Linked by David Adams on Thu 30th Sep 2010 20:39 UTC, submitted by fran
Hardware, Embedded Systems "Arm plans to add multithreading capabilities to future architectures as it tries to boost the performance of its processors, a company representative said on Tuesday. The company is looking to include multithreading capabilities depending on application requirements in different segments, said Kumaran Siva, segment marketing manager at Arm, at the Linley Tech Processor conference in San Jose, California"
Thread beginning with comment 443348
To view parent comment, click here.
To read all comments associated with this story, please click here.
RE: 64-bit
by miserj on Fri 1st Oct 2010 02:08 UTC in reply to "64-bit"
miserj
Member since:
2006-05-15

Seriously, these ARM chips are getting as complex and powerful as desktop processors.


And that has me drooling.

Reply Parent Score: 1

RE[2]: 64-bit - Maybe drooling too early?
by BlueofRainbow on Sun 3rd Oct 2010 02:54 in reply to "RE: 64-bit"
BlueofRainbow Member since:
2009-01-06

These are only plans - whether actual silicon with the features being considered does come from a fabrication plant is a story still to be written.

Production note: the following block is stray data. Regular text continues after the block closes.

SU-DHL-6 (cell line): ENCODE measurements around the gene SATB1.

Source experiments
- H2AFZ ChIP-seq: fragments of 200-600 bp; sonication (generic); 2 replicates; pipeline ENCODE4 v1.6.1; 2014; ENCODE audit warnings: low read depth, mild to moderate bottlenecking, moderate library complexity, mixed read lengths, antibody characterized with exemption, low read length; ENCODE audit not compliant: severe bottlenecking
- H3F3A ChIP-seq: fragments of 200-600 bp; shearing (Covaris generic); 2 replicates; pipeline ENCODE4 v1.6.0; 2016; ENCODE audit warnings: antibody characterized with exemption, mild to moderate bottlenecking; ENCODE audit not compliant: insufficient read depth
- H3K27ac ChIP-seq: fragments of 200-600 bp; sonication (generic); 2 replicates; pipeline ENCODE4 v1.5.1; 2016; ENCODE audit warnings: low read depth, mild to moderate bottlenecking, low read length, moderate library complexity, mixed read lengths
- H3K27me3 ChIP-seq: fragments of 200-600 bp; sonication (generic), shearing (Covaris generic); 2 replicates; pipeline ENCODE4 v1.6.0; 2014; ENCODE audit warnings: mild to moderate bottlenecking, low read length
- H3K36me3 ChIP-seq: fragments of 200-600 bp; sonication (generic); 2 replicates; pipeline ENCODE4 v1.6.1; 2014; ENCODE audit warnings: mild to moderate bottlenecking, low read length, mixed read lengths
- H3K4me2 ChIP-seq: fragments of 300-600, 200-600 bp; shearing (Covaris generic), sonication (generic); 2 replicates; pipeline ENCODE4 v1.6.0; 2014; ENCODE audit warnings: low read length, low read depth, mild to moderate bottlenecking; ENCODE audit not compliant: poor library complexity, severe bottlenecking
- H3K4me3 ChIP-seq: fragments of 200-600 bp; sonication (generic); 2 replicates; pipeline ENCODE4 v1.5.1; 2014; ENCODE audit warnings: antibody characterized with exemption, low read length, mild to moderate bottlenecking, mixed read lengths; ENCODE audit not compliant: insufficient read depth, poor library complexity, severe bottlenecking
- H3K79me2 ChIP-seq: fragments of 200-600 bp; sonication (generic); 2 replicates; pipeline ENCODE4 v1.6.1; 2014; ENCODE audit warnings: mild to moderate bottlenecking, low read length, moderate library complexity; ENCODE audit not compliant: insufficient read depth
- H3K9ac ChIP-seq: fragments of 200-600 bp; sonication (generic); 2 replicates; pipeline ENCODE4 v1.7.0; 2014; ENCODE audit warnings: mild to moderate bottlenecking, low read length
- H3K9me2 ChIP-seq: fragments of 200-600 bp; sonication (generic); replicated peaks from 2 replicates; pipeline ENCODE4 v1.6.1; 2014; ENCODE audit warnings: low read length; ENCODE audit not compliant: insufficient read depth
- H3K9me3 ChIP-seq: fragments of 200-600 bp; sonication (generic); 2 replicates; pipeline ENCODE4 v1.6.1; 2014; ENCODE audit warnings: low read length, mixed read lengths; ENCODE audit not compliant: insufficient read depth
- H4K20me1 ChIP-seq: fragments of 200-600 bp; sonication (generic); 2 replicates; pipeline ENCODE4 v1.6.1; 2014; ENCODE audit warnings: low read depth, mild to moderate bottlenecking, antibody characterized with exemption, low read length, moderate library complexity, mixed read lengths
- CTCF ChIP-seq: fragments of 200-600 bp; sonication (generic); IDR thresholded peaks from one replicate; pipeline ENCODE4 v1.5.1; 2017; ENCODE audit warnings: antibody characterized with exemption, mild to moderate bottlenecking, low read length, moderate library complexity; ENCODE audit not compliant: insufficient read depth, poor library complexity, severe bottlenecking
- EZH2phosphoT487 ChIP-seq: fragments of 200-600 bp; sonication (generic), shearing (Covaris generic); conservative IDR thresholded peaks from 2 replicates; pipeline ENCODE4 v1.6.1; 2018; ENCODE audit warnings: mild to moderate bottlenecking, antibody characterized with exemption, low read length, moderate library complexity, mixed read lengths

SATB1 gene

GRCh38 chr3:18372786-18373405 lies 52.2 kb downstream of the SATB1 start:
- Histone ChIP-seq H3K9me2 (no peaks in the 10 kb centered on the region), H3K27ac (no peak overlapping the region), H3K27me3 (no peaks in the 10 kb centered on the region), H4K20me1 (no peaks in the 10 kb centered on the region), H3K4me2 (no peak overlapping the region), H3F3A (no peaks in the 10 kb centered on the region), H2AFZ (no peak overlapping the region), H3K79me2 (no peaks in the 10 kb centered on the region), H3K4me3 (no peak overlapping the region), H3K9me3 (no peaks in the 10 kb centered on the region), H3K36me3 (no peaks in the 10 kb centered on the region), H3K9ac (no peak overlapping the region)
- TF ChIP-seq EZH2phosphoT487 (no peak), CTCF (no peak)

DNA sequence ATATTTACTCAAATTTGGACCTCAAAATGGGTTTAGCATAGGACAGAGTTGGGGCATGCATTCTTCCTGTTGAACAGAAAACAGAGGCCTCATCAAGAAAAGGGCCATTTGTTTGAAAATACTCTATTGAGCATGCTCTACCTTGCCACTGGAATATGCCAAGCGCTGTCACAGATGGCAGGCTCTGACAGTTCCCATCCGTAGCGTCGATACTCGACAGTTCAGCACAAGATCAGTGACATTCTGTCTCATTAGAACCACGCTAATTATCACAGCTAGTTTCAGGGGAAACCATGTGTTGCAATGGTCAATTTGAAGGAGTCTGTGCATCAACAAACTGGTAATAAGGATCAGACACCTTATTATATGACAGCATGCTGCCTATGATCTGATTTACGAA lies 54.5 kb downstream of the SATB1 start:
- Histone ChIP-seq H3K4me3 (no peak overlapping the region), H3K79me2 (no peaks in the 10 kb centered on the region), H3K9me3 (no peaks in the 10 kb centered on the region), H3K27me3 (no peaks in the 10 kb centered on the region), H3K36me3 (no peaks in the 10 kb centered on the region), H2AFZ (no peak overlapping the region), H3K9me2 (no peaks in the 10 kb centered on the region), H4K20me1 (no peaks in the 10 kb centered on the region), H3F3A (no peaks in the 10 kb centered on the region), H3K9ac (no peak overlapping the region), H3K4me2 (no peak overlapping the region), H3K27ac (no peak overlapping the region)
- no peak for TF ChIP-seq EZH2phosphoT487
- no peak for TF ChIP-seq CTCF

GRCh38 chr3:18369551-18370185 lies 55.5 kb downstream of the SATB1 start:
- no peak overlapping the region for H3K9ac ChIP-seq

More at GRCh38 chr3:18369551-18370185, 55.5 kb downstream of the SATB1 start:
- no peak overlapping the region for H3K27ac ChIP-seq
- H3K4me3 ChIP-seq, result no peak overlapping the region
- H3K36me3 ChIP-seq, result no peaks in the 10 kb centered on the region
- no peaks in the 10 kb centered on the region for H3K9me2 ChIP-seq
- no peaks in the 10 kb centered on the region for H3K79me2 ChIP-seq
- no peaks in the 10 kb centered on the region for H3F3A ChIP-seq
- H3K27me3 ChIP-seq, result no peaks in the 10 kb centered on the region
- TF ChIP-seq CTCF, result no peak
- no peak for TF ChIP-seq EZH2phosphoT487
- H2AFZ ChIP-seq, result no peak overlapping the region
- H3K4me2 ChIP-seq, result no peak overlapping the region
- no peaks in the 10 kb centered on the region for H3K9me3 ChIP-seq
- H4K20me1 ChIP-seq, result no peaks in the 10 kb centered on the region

64-bit wide registers would ease implementation of certain algorigthms. A first step implementation would not necessarily require 64-bit addressing. However, every processor with an addressing width smaller than the width of its general purpose registers either failed in the marketplace or introduced ackward addressing features which complicated coding later on.

Multithreading on a processor with multiple register sets - like the ARM - will likely look to a programmer quite different than on a single register set architecture like the X86.

Reply Parent Score: 1

Panajev Member since:
2008-01-09

These are only plans - whether actual silicon with the features being considered does come from a fabrication plant is a story still to be written.

64-bit wide registers would ease implementation of certain algorigthms. A first step implementation would not necessarily require 64-bit addressing. However, every processor with an addressing width smaller than the width of its general purpose registers either failed in the marketplace or introduced ackward addressing features which complicated coding later on.


The SuperH series from Hitachi/Renesas did so quite efficiently.

x86-64 works with addressing smaller than the register's width (it can be extended to use the full 64 bits, but right now only 48 bits are used IIRC).

Reply Parent Score: 1